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So, as I understand it, wheels are almost completely absent in nature, in terms of a method of mobility. Would it be possible, or reasonable for such a creature to be made along the lines of evolution? If so, how? Could such a creature achieve such size as to be big or fast enough to be a mount?

I hypothesized that an insect like creature with feet that formed a circular set of smaller legs could then use them as spokes, moving the outer rim of a wheel in a circular motion. Where they'd get the wheel is anyones guess, but it was a start, I suppose.

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    $\begingroup$ You might find this interesting: smithsonianmag.com/science-nature/… $\endgroup$ – Kai Jun 1 '18 at 6:49
  • $\begingroup$ Unfortunately it highly unlikely as that sort of development would have very little benefit and world actually be more complex than flight for an animal, let alone being big enough to ride, and the energy needed to push itself along would be so much higher than using all those legs to walk. Wheels are completely absent in nature as nature hasn't found a way of allowing a limb to turn more than one rotation of itself. an owl can turn its head 360, but then has to go back again, it can't keep going, same principle here $\endgroup$ – Blade Wraith Jun 1 '18 at 7:01
  • $\begingroup$ Also related is worldbuilding.stackexchange.com/questions/20699/… $\endgroup$ – Aify Jun 1 '18 at 7:47
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The problem, as I understand it, is axles. There's no way for a living creature to have an axle as part of its body - it would need blood vessels and nerves, both of which would be twisted by spinning. And if the axle is nonliving (say some kind of secretion, or keratinous growth) it wouldn't be able to form complex shapes, and would be rather brittle. To say nothing of how painful the spinning would be, with all the creature's weight on it.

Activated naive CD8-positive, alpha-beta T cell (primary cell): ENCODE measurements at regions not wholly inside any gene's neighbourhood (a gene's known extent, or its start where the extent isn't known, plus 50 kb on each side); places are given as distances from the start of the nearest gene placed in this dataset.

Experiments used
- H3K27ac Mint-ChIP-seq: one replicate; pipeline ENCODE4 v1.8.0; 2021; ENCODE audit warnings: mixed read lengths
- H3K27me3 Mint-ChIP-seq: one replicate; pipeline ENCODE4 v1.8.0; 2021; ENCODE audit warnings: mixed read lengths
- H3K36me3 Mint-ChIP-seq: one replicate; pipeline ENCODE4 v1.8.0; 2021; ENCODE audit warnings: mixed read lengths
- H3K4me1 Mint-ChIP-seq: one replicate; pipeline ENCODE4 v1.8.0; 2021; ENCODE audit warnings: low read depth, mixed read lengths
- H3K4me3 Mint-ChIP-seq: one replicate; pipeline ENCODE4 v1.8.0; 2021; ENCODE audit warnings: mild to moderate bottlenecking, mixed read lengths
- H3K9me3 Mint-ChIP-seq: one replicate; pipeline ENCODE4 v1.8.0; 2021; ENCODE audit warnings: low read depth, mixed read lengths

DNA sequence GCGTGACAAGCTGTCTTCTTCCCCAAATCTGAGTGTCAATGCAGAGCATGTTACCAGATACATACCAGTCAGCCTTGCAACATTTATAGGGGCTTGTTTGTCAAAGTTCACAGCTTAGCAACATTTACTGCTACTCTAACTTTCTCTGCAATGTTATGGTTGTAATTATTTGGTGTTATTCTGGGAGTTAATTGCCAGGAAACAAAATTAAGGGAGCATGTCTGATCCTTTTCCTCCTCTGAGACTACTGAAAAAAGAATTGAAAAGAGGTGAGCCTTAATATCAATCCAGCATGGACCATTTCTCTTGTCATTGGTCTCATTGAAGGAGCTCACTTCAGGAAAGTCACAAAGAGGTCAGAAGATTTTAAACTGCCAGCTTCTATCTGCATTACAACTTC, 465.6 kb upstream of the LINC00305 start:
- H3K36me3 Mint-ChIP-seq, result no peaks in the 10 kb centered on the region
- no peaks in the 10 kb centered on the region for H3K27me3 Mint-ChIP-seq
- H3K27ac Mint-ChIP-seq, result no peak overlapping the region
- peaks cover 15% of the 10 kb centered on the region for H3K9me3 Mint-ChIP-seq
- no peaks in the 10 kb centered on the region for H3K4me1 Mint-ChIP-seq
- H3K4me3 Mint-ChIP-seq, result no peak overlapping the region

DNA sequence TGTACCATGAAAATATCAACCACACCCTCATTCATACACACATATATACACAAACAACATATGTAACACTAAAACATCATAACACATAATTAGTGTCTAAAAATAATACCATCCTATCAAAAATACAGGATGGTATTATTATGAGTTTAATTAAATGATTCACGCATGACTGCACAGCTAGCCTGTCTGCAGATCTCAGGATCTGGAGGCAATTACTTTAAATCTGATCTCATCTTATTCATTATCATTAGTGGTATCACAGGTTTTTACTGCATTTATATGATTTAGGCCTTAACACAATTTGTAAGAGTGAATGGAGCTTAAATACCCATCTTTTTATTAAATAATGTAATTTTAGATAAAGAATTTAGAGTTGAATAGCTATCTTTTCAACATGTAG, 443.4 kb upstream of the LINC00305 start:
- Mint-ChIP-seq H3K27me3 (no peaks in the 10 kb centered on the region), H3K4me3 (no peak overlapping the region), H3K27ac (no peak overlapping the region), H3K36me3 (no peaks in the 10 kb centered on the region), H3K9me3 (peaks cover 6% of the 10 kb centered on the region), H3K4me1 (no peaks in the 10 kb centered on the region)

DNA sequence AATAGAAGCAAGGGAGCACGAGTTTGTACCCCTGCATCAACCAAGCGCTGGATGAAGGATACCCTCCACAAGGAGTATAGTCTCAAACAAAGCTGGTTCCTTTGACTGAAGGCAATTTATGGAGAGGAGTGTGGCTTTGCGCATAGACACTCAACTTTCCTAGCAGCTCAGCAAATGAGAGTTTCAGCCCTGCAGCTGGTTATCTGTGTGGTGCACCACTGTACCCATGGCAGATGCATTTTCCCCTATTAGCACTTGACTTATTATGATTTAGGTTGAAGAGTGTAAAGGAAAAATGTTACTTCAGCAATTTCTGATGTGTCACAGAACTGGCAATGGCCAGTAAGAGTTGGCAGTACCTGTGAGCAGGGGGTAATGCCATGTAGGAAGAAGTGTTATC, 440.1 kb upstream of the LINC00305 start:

Your point about finding a wheel is an interesting twist - you could imagine a creature that runs around the inside of a free wheel, like one of those hamster balls. You might even posit that the wheels are picked up, hermit-crab-like, from another species (presumably molluscoid) that happens to grow in that shape. The problem there would be coasting - if the creature stopped running, they'd be carried back along the wheel until they fell off or their weight brought it to a halt.

In theory, you could have a wheel in two sections, an inner and outer ring, linked by ratchets - it would spin freely in one direction but not the other, so you could run around the inner ring to get the outer one up to speed, then sit back and let it ratchet down. I have to imagine it wouldn't be all that efficient, mechanically, and it would be very fragile because of all the fine teeth.

There's always the hoop snake, of course, which (mythically - it's not a real beast) curls itself into a loop and rolls downhill. But one feels that's cheating somehow... and it wouldn't work, of course.

Sadly, I think in terms of pure efficiency, walking has rolling beat for animals.